Hyperpigmentation explained 

Everyone has colour (pigment), but some just have a little more than others. If there’s too much pigment in an abnormal amount, known as hyperpigmentation, it leads to uneven skin tone, dark spots/patches.


Hyperpigmentation may be classified in 3 types:

 1.      Sun-induced hyperpigmentation

The pigment in our skins, melanin, is actually a kind of natural built-in sunscreen. Melanin exists in skin to absorb UV rays, before they can do more serious damage like sunburn or irreparable DNA damage in skin. And the body’s natural response to sun exposure is to create more melanin to try and better protect itself.

But, by doing so, the body often creates uneven amounts of melanin, and you’re left with hyperpigmentation (freckles, sun spots and age spots are caused by the sun).

 2.      Melasma (pregnancy mask)

This one is caused by hormone fluctuations, and many pregnant women will experience it to some extent. But, while pregnancy is a big trigger for it, even birth control and the slightest change in oestrogen levels can cause melasma. Thyroid dysfunction is also a possible cause.

What happens is that melanocytes (the cells that produce melanin in the skin) are very sensitive to hormone levels in the body. If there’s a hormone imbalance, melanocytes tend to overproduce melanin, which causes hyperpigmentation.

It tends to sometimes go away when hormone levels subside (after pregnancy), but in some cases it doesn’t and treatment will be necessary.

3.      Post-inflammatory hyperpigmentation (PIH)

Post-inflammatory hyperpigmentation is discolouration of the skin after its been damaged: bad acne, burns, wounds that form scars, excessive skin irritation and some skin disorders.

The injury causes inflammation, and many of the molecules the body naturally releases to the inflamed area have a tendency to “aggravate” the melanocytes in the area. These start producing excess melanin and hyperpigmentation (blue-grey skin discolouration) is the result.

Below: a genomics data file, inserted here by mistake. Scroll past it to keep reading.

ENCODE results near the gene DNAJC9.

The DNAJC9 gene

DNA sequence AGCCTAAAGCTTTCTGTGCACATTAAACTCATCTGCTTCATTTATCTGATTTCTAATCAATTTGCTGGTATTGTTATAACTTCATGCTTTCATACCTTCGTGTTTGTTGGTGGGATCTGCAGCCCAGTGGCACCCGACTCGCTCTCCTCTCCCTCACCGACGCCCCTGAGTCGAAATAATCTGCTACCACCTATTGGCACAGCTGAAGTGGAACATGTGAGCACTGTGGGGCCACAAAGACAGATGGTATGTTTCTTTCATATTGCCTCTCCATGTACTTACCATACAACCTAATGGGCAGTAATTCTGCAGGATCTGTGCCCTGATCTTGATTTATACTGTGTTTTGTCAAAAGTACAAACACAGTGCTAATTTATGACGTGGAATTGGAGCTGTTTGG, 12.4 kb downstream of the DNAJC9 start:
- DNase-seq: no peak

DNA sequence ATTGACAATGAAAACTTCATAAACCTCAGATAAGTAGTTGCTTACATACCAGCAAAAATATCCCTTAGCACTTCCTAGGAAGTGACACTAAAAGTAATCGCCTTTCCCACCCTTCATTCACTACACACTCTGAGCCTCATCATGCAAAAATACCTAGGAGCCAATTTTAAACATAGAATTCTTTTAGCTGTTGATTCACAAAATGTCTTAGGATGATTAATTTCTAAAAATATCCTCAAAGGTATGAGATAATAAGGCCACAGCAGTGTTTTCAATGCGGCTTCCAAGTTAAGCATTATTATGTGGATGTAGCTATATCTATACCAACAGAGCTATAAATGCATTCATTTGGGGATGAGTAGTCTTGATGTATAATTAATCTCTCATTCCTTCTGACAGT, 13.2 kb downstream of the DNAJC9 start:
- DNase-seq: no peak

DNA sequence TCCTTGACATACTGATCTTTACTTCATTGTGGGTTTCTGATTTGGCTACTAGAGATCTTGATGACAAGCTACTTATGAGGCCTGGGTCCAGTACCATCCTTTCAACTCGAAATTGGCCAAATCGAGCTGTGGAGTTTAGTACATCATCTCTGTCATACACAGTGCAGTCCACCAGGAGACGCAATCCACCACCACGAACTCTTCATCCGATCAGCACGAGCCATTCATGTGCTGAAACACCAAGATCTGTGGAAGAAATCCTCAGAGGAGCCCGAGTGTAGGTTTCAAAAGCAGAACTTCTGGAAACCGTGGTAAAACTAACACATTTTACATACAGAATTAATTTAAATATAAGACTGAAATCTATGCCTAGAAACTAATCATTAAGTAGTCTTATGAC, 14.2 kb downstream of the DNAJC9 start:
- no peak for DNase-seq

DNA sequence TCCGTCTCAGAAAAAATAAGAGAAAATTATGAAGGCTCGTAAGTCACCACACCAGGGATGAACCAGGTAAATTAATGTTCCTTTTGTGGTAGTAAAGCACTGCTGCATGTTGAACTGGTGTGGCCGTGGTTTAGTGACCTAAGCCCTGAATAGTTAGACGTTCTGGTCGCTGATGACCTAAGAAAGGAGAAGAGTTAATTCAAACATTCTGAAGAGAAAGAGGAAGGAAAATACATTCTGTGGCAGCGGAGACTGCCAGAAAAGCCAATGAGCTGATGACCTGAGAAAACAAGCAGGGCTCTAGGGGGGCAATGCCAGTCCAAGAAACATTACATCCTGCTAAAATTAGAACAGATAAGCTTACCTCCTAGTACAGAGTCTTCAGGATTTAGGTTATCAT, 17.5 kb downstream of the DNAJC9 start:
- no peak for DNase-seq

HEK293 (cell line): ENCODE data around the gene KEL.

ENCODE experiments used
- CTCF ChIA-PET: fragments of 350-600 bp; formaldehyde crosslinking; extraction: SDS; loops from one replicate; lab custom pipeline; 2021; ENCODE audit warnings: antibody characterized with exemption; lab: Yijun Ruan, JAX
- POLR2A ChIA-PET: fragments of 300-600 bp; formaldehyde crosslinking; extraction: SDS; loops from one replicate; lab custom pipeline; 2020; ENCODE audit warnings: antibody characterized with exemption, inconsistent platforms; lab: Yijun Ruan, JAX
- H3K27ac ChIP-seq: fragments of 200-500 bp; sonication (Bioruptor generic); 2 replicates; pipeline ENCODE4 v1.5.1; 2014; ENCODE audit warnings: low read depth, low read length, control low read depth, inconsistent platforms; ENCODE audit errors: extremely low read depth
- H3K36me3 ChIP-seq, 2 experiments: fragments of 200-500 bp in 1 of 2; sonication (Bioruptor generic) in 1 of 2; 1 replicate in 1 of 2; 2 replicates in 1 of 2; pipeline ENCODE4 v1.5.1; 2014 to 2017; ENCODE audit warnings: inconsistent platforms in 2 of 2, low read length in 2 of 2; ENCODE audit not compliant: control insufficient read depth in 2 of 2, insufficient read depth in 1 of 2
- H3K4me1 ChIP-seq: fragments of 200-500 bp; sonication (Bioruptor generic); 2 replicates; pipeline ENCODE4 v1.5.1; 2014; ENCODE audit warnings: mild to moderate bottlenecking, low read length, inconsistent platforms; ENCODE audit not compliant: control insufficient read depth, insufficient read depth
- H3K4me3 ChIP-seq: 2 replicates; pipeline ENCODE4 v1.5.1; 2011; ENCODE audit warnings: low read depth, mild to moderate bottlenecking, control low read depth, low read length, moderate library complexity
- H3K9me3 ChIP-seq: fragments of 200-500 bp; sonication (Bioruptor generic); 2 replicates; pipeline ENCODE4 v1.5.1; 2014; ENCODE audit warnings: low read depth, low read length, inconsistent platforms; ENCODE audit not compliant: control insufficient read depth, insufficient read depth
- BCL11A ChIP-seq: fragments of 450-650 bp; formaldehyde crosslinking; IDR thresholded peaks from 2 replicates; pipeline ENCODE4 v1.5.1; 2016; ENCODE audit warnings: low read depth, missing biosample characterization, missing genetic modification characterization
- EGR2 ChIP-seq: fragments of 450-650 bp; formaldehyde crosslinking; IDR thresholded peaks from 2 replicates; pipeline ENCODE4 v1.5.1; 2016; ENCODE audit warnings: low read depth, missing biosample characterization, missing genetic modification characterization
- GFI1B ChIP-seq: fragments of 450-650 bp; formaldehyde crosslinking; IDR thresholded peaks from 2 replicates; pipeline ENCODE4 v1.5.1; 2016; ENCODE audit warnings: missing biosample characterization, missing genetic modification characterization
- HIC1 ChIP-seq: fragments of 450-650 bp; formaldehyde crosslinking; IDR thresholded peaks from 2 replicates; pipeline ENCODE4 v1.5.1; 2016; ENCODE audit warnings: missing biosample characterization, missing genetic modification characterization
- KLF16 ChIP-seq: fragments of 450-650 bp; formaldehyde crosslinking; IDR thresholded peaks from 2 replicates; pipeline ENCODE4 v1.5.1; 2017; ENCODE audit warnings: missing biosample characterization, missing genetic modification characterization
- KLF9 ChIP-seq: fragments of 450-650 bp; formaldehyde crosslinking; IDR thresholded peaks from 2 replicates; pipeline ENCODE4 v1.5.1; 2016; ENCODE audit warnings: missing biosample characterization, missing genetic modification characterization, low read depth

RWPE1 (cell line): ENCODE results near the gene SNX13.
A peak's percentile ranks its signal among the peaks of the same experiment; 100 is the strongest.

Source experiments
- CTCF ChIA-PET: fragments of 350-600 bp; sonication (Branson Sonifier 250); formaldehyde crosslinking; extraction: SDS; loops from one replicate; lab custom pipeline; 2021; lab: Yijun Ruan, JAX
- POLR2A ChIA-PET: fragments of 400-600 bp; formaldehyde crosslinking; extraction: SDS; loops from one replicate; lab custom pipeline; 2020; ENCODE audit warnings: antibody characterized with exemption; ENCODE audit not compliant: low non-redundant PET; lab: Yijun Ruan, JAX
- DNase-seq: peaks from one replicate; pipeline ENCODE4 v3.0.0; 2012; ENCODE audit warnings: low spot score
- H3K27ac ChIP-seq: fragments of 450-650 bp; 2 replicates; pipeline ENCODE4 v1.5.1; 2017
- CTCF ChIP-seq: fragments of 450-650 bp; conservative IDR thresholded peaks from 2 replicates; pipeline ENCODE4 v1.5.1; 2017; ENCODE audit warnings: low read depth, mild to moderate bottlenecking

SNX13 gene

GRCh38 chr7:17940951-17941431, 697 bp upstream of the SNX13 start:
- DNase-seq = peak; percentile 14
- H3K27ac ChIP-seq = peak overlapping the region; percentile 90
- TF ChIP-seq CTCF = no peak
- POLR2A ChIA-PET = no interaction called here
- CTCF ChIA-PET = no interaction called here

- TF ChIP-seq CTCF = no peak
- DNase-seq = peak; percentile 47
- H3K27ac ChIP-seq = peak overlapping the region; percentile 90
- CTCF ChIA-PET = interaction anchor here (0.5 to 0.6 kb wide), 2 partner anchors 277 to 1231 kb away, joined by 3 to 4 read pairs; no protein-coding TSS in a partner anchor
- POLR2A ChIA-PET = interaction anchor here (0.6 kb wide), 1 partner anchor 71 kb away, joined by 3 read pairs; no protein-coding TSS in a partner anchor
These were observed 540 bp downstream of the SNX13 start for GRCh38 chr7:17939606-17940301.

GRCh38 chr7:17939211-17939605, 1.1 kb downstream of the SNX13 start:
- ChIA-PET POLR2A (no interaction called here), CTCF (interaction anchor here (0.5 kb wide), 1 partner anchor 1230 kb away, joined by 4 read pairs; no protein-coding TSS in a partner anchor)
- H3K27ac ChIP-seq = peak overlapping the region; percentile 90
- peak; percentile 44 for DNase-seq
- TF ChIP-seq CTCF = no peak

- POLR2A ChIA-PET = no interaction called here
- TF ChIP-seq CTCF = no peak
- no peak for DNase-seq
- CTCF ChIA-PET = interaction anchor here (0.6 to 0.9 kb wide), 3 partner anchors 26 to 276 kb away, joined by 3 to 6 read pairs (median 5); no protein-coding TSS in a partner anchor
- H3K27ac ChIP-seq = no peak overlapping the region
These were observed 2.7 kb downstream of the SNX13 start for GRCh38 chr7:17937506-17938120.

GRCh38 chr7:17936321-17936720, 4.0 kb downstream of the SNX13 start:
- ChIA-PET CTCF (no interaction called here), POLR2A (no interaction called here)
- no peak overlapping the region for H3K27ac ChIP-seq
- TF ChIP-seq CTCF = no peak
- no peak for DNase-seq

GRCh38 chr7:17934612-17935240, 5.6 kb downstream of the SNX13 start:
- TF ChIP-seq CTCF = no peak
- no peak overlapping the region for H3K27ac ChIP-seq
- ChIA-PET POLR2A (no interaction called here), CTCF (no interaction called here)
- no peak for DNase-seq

Treating hyperpigmentation

Protect the skin

It is very important to wear a proper sunscreen and antioxidants. If you spend a lot of time outdoors and are exposed to the sun, make sure to wear a hat and sunglasses; preferably avoid direct sunlight.

The Heliocare range is a good option, as well as Lamelle’s Helase (which may give you the ultimate coverage).

Lighten the skin

This is where specialist treatments such as chemical skin peels, Dr Schrammek Green peel, microdermabrasion and laser exfoliation come in to help lighten the skin.

Home care treatments are also very important, and by using a proper cosmeceutical product range may make a big difference.

The Lamelle Luminesce range is a very good option, and the Neostrata Enlighten range, as well as our Dr Schrammek MelaWhite range.

Maintain the skin

By avoiding direct sunlight exposure, especially when you are already using lightening products and treatments.

Ovelle D3, made with Pycnogenol, a patented natural plant extract from the French Maritime Pine Tree and one of the most powerful oral antioxidants known to man, Ovelle D3 not only binds to and helps protect collagen and elastin fibres in skin, but also helps shuts down collagen breakdown. It also helps to reduce pigmentation from the inside. And on top of that, it contains Vitamin D3, which is vital for a healthy nervous system, bones and heart. Results on any treatment or product may vary per individual as everybody is different and may respond differently to treatments mentioned.


For any assistance with hyperpigmentation and how to treat it, consult our Aesthetic Practitioners for the best advice.


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By |2017-08-17T09:00:38+00:00September 12th, 2016|Uncategorized|0 Comments

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